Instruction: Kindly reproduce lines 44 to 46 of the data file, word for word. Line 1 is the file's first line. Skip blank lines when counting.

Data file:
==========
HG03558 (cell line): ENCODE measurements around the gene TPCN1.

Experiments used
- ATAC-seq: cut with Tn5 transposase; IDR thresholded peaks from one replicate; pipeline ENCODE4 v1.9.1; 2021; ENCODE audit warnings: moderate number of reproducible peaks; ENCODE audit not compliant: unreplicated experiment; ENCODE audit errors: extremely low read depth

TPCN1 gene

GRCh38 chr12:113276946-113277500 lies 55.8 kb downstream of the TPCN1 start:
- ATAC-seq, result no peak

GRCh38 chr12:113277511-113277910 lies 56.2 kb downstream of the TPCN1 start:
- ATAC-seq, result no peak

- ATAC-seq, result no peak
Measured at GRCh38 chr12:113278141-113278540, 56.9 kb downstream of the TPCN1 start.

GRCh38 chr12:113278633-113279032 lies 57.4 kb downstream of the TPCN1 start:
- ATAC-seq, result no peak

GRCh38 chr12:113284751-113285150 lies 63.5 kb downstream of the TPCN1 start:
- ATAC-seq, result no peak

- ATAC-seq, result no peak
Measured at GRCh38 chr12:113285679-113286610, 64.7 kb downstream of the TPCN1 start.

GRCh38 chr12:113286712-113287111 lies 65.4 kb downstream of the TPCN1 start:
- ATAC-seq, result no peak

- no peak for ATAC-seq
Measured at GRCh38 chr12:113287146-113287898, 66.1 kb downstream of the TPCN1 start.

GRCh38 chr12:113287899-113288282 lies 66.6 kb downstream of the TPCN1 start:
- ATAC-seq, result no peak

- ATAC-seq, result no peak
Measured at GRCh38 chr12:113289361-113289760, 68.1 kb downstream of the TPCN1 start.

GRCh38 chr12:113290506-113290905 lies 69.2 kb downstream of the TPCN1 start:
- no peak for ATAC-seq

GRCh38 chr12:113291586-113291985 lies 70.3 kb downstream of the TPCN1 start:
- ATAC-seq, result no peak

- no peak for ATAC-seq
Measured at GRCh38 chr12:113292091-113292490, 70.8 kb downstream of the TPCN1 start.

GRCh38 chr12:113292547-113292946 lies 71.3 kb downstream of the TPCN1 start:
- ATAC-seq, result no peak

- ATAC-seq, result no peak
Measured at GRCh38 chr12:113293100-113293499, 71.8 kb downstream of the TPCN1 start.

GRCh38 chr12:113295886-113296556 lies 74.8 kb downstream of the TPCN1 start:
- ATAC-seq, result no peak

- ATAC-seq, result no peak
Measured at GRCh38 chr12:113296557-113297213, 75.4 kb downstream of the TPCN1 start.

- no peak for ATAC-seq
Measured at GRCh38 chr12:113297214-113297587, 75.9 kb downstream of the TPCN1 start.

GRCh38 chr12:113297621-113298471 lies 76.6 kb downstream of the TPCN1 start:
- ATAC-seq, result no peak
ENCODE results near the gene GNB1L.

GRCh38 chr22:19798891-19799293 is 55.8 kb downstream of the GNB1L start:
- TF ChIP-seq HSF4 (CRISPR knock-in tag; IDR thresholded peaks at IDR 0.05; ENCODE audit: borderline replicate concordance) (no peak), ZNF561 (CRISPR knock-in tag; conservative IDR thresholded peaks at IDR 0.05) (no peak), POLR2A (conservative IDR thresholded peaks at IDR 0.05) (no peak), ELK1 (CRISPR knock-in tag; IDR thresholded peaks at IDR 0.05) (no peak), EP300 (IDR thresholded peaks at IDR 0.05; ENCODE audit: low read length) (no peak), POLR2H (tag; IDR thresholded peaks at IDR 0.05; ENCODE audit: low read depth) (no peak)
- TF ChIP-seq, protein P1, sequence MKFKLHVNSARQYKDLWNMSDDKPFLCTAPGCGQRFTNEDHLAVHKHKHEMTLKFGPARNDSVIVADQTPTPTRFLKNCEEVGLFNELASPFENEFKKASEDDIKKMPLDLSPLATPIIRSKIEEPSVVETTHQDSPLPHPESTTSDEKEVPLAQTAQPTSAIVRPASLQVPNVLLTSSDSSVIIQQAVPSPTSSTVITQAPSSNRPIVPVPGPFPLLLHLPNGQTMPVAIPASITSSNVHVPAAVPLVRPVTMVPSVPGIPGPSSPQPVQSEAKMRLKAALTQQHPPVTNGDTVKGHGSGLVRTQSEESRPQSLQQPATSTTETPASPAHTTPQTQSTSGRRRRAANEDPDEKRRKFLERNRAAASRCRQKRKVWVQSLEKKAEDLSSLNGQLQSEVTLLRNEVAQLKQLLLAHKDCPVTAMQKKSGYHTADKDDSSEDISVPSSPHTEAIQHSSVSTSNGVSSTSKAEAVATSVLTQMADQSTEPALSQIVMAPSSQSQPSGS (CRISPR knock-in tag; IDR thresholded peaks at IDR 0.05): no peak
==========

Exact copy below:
GRCh38 chr22:19798891-19799293 is 55.8 kb downstream of the GNB1L start:
- TF ChIP-seq HSF4 (CRISPR knock-in tag; IDR thresholded peaks at IDR 0.05; ENCODE audit: borderline replicate concordance) (no peak), ZNF561 (CRISPR knock-in tag; conservative IDR thresholded peaks at IDR 0.05) (no peak), POLR2A (conservative IDR thresholded peaks at IDR 0.05) (no peak), ELK1 (CRISPR knock-in tag; IDR thresholded peaks at IDR 0.05) (no peak), EP300 (IDR thresholded peaks at IDR 0.05; ENCODE audit: low read length) (no peak), POLR2H (tag; IDR thresholded peaks at IDR 0.05; ENCODE audit: low read depth) (no peak)
- TF ChIP-seq, protein P1, sequence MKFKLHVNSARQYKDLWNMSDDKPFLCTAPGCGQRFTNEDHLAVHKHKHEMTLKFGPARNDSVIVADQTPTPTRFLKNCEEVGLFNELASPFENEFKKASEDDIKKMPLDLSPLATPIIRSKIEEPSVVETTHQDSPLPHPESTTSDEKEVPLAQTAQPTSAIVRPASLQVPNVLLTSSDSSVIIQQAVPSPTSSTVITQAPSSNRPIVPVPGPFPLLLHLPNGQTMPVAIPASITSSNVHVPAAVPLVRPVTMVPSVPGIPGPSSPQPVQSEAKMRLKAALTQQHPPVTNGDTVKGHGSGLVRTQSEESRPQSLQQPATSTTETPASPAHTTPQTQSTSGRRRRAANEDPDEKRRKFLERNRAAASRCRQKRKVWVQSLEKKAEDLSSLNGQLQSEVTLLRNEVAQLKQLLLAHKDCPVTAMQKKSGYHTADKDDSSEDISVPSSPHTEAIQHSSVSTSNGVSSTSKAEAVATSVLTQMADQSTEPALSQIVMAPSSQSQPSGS (CRISPR knock-in tag; IDR thresholded peaks at IDR 0.05): no peak